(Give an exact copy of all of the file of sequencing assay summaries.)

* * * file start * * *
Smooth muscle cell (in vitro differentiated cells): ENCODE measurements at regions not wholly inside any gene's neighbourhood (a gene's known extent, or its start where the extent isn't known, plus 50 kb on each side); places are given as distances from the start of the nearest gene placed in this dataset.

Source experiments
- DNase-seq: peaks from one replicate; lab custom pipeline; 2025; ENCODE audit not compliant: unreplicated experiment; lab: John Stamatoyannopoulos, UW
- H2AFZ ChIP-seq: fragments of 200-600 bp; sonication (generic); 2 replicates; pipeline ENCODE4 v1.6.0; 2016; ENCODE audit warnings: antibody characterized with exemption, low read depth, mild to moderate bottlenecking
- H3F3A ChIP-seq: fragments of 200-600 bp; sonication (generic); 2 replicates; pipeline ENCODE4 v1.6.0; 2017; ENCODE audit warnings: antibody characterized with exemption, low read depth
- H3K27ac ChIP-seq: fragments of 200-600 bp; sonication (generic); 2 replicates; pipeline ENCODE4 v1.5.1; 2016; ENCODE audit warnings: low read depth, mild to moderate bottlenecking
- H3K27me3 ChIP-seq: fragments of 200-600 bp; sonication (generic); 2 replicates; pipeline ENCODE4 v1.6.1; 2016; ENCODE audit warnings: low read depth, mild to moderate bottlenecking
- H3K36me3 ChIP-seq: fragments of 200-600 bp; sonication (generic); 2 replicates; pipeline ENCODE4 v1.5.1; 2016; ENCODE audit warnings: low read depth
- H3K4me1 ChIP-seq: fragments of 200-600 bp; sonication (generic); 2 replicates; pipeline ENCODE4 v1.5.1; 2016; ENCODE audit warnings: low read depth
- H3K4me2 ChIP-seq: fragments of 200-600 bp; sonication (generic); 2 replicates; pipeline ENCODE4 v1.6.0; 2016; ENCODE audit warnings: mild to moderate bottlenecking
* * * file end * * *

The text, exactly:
Smooth muscle cell (in vitro differentiated cells): ENCODE measurements at regions not wholly inside any gene's neighbourhood (a gene's known extent, or its start where the extent isn't known, plus 50 kb on each side); places are given as distances from the start of the nearest gene placed in this dataset.

Source experiments
- DNase-seq: peaks from one replicate; lab custom pipeline; 2025; ENCODE audit not compliant: unreplicated experiment; lab: John Stamatoyannopoulos, UW
- H2AFZ ChIP-seq: fragments of 200-600 bp; sonication (generic); 2 replicates; pipeline ENCODE4 v1.6.0; 2016; ENCODE audit warnings: antibody characterized with exemption, low read depth, mild to moderate bottlenecking
- H3F3A ChIP-seq: fragments of 200-600 bp; sonication (generic); 2 replicates; pipeline ENCODE4 v1.6.0; 2017; ENCODE audit warnings: antibody characterized with exemption, low read depth
- H3K27ac ChIP-seq: fragments of 200-600 bp; sonication (generic); 2 replicates; pipeline ENCODE4 v1.5.1; 2016; ENCODE audit warnings: low read depth, mild to moderate bottlenecking
- H3K27me3 ChIP-seq: fragments of 200-600 bp; sonication (generic); 2 replicates; pipeline ENCODE4 v1.6.1; 2016; ENCODE audit warnings: low read depth, mild to moderate bottlenecking
- H3K36me3 ChIP-seq: fragments of 200-600 bp; sonication (generic); 2 replicates; pipeline ENCODE4 v1.5.1; 2016; ENCODE audit warnings: low read depth
- H3K4me1 ChIP-seq: fragments of 200-600 bp; sonication (generic); 2 replicates; pipeline ENCODE4 v1.5.1; 2016; ENCODE audit warnings: low read depth
- H3K4me2 ChIP-seq: fragments of 200-600 bp; sonication (generic); 2 replicates; pipeline ENCODE4 v1.6.0; 2016; ENCODE audit warnings: mild to moderate bottlenecking